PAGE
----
“It has affected all of us in tremendous and different ways. Not everyone feels comfortable to open up and share the impact it has had on their life and I believe that this will take time as we try to heal.”
“Although I have been robbed of my brother, my confidant and my friend, the greatest tragedy is that society has been deprived of an extraordinary, quirky and caring individual who did make a difference,” Shelley Kinsman, Andrew Kinsman’s youngest sister, said in her victim impact statement.
“Please do not let Andrew’s death be just a statistic. Let’s take what he has given us in his half century here and make a difference. Please do one good and unselfish deed for your fellow man. Help someone, hug someone, start a conversation. But most of all, be kind!”
Shelley was one of 10 people to formally speak about Andrew in court. Stephen Kinsman, Andrew’s brother, wrote that he was unable to aide in the search for Andrew after he went missing due to physical restrictions. Kinsman’s family and friends organized a large search effort after he went missing. He said he had trouble sleeping while wondering what happened to his brother.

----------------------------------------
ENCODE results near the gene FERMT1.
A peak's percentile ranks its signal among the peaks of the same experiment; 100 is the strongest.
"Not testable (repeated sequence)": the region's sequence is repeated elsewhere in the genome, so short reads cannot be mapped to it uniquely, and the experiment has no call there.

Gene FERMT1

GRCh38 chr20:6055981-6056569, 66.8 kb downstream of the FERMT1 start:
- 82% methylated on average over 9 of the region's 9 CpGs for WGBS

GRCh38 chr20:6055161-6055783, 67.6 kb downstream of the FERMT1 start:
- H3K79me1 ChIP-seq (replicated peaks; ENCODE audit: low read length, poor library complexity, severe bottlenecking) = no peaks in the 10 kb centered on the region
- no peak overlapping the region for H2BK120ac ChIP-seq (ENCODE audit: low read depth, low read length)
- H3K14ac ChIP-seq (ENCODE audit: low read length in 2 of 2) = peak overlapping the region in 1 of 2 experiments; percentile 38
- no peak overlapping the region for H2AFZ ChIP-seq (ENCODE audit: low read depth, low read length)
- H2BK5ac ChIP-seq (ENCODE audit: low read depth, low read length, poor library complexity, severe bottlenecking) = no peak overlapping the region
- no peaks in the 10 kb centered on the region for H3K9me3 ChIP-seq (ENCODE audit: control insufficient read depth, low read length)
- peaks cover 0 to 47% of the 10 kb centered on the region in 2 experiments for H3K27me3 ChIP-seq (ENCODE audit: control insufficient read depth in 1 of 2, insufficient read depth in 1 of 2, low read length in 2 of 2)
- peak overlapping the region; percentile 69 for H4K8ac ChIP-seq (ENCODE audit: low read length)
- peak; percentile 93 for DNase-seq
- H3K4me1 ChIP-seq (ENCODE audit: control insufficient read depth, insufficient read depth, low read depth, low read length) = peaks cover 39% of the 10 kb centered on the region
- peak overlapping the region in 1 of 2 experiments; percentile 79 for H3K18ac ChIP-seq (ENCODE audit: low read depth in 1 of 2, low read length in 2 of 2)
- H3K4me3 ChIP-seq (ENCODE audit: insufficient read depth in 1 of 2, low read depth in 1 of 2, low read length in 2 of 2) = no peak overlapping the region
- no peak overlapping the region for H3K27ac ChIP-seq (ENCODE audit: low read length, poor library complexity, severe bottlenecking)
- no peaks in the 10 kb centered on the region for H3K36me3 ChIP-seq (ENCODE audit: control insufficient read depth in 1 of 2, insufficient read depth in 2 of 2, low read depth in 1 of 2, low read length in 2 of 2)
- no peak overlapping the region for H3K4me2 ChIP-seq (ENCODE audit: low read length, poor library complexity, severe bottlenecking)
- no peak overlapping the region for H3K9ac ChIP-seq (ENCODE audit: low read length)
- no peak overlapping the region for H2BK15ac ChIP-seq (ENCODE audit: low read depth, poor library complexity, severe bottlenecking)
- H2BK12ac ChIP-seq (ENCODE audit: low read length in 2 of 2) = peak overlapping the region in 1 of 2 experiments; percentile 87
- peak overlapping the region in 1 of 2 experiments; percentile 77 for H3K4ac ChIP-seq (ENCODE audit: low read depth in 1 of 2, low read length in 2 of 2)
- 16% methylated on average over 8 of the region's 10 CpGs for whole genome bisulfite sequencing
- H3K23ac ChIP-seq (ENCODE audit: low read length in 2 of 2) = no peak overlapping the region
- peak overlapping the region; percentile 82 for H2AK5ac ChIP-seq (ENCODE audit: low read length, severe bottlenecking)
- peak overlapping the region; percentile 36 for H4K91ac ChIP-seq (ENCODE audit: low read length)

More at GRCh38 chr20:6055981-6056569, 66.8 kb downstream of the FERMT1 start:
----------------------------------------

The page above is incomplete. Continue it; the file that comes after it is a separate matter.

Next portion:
“I started consuming large amounts of alcohol in an attempt to assist sleeping. Friends avoided me as they were unsure of what to say and didn’t want to upset me,” Stephen wrote, saying he experienced nightmares he was in the same room as Andrew and McArthur after Andrew’s body parts were discovered.
“I tried to get to AK to stop the attack but some unknown force prevented me. I would awaken, sweating and shaking, yelling, ‘No, no, no.’ I never get to him.”